Incredibles 2 is the kind of movie that has you cheering when you don’t realize your doing it, bursting with emotion when you’re trying to keep it in, and laughing despite yourself. You can’t help but love the movie the same way that Brad Bird and Pixar make (almost) all their films reach past whatever walls you’ve built and bring forth whatever feelings you’ve shoved deep down there. Incredibles 2 balances all of the heart and action on a pin tip and bring home a satisfying and energizing movie going experience.
But the big question you are asking… is it as good as the original? Answer: No. The first Incredibles movie is something far beyond any normal cinema experience and like, Black Panther, transcended itself- setting a bar that would be near-impossible to hurdle for a sequel in today’s super hero market. Incredibles 2 has only a few missteps, but those slight imperfections are what keep it from true legendary greatness. And yet, even without that honor, I left the theatre feeling something I had not felt after numerous mega Marvel films, Star Wars Sagas, and gritty DC movies… I wanted more. Not just of Incredibles, but more stories to tickle my fan funny bone, more tales of powers and humanity- I want to relate to gods! And for that alone, Incredibles 2 sets it’s own bar of brilliance.
It’s impossible not to love this film, but at the same time, impossible not to compare it to it’s predecessor. The plot is almost a flip of the original, shining a spotlight on Elastagirl’s heroics in some wonderful and fun cat and mouse chase scenes with the film’s villain while Mr. Incredible is left to take care of the family. The pacing in the sequel pales in comparison, there are very noticeably scenes that drag out exposition, and some of the funniest scenes feel as if they were meant to be a DVD extra as they don’t move the story at all. The twist in the movie is seen so far off you are sure there has to be something else, but nope… it’s just that. The other surprising thing you’d expect but don’t get it is a definitive lack of character growth, pretty much the Parr family ends up where they started emotionally. They character do lean This is very evident especially when comparing it to the original where characters learn to work as a team, combining powers in fun and fascinating ways… something that they just don’t do in this one very much, or at all.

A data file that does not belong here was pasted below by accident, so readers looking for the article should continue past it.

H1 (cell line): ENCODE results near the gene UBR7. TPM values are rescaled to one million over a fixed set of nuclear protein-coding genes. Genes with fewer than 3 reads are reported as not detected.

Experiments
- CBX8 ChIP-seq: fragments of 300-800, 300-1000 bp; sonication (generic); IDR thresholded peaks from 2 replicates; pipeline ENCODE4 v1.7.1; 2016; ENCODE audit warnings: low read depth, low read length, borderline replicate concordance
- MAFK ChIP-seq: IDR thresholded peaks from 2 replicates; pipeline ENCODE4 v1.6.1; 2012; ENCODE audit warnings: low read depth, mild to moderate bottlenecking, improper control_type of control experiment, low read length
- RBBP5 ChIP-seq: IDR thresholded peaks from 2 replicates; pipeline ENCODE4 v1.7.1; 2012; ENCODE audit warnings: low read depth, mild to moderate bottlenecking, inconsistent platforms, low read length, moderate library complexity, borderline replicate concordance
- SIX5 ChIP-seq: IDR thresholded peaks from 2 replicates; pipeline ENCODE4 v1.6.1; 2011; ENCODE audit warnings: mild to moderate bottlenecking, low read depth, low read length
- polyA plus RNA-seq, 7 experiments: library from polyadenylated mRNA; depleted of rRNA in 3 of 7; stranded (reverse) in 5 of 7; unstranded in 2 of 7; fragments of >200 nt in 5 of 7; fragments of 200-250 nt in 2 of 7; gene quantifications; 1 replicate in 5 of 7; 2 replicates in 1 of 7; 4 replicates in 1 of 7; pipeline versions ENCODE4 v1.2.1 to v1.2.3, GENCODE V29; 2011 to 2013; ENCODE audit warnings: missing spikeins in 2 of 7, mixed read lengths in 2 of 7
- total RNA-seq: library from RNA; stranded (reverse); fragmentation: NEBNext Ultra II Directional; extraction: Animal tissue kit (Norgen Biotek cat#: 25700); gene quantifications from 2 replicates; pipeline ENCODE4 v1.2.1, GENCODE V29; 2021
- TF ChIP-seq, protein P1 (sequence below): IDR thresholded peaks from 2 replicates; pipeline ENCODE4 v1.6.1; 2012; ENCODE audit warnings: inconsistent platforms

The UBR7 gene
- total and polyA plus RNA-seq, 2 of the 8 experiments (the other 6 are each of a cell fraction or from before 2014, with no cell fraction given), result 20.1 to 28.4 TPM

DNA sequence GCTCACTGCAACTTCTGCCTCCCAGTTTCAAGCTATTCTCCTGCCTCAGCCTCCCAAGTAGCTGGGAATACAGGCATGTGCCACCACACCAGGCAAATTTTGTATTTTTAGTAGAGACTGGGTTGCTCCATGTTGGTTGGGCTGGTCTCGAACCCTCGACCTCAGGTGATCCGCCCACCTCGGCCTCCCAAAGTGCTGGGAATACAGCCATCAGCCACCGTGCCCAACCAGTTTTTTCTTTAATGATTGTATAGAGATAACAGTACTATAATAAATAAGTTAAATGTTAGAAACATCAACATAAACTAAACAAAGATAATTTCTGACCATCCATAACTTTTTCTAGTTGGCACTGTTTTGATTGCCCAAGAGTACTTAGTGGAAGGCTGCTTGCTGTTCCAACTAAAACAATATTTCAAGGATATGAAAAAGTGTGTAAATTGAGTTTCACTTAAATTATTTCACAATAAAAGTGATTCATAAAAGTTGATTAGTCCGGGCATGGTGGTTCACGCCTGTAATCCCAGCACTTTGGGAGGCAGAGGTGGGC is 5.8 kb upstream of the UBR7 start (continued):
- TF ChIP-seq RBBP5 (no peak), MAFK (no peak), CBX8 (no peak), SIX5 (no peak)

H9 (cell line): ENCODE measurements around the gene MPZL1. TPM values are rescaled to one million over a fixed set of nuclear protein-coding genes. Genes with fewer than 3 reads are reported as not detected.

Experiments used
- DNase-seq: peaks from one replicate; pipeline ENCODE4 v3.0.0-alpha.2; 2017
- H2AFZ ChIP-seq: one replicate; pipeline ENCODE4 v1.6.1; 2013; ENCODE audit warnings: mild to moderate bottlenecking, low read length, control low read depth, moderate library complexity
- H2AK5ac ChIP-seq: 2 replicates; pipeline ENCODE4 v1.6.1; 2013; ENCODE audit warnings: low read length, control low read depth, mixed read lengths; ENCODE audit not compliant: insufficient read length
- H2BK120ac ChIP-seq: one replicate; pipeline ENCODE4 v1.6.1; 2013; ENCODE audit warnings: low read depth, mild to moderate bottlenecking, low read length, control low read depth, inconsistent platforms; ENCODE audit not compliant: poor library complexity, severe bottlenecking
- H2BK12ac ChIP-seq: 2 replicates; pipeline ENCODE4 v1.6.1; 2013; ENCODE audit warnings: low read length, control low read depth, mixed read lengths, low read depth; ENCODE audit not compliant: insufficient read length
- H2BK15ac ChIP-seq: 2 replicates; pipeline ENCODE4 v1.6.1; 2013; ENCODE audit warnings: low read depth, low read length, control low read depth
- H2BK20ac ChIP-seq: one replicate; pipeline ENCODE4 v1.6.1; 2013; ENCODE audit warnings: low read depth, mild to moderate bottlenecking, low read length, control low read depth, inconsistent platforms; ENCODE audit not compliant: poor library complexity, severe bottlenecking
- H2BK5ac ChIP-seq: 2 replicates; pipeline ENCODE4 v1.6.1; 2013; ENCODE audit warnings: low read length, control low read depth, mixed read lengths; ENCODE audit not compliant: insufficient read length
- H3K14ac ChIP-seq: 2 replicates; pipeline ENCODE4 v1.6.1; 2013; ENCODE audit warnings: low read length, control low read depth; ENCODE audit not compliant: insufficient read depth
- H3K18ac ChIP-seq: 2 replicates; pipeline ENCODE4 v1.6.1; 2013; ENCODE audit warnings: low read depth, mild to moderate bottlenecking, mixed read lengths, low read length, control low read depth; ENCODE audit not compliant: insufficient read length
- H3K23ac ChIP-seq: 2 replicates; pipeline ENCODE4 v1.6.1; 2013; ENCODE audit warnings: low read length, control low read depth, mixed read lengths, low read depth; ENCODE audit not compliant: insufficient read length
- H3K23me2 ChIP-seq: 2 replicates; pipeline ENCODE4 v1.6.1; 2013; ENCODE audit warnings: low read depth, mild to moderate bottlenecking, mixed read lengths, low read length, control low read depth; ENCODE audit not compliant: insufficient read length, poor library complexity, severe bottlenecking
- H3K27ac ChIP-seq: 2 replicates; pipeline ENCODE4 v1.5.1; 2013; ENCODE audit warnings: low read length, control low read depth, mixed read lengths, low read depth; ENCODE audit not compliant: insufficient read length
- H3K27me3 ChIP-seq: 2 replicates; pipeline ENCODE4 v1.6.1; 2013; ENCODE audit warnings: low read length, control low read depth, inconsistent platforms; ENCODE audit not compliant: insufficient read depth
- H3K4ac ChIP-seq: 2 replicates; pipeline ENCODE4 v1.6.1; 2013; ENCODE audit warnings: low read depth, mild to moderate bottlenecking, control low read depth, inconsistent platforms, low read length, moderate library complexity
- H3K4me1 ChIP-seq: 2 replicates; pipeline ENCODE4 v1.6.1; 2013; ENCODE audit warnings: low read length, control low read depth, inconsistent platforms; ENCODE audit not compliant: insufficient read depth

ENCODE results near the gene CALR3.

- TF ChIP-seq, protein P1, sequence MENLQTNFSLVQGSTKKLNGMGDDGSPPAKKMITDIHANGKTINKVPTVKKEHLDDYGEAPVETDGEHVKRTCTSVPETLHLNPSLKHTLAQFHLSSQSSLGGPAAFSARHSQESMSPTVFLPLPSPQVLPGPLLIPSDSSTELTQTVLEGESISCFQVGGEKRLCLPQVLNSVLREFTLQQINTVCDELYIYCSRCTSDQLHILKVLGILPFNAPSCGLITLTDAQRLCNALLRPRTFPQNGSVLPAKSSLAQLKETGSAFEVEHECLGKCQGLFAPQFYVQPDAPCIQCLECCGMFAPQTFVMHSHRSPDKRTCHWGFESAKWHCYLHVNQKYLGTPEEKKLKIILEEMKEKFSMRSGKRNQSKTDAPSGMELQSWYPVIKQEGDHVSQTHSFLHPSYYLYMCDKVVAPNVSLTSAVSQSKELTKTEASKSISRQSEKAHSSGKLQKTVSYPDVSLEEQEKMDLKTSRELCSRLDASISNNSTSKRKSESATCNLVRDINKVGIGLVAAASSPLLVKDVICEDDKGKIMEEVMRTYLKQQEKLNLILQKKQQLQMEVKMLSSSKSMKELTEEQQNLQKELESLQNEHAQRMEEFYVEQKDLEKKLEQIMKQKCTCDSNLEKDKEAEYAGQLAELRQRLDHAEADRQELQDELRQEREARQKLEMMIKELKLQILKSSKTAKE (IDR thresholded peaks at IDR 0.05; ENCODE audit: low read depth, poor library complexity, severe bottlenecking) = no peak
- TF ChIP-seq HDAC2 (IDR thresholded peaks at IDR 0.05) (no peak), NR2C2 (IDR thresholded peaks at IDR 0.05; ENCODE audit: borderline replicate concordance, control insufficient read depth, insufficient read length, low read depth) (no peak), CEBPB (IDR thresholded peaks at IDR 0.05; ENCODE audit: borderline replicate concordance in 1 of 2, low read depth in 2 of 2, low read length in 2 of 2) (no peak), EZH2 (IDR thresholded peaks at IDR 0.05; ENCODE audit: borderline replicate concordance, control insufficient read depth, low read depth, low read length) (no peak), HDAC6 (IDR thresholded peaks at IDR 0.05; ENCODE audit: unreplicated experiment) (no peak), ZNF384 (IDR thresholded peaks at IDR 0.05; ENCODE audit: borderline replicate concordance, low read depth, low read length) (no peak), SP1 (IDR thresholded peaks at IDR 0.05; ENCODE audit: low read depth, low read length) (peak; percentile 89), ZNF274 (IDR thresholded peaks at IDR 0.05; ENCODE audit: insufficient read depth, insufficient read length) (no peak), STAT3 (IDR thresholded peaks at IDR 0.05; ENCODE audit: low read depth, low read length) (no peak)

Also, unlike the original there are no deaths mentioned, shown, and they make sure to always remind you there were no casualties after every big destructive event.
However, these issues seem small in comparison to the magic this movie does bring, every moment is infused with such heart that relating to every character becomes an unseen joy. As a father, I felt Mr. Incredible’s pain every step of the way. Having been a teenager, I knew Violet’s angst and embarrassment, and as a person, felt Helen’s joy of breaking free and doing what she loves. And those moments that let you in to who they are beyond their powers are what make this movie shine.
When I was 13, I only dreamed of a world with Super Hero movies on the scale and frequency we get them with today, unfortunately, that dream has come and I’m exhausted. The saturation level of Star Wars, DC, and Marvel is so thick, that it all blur’s together in scene after scene of rising music, CGI explosions, and heroics. I was afraid Incredibles 2 would fall into this trap, but, like a hero, it rose to the challenge putting humanity into every punch, heart into every big set piece, and allowing you to relate to every huge heroic moment. It’s refreshing and damn well needed in a world where we have a new Star Wars movie in the theatres before the last one is even out on DVD (or streaming or Blu-ray, etc..). It’s a film filled with unbelievable action scenes and uproariously comedic sequences, has it’s flaws, but still comes out flying high above everything else out there.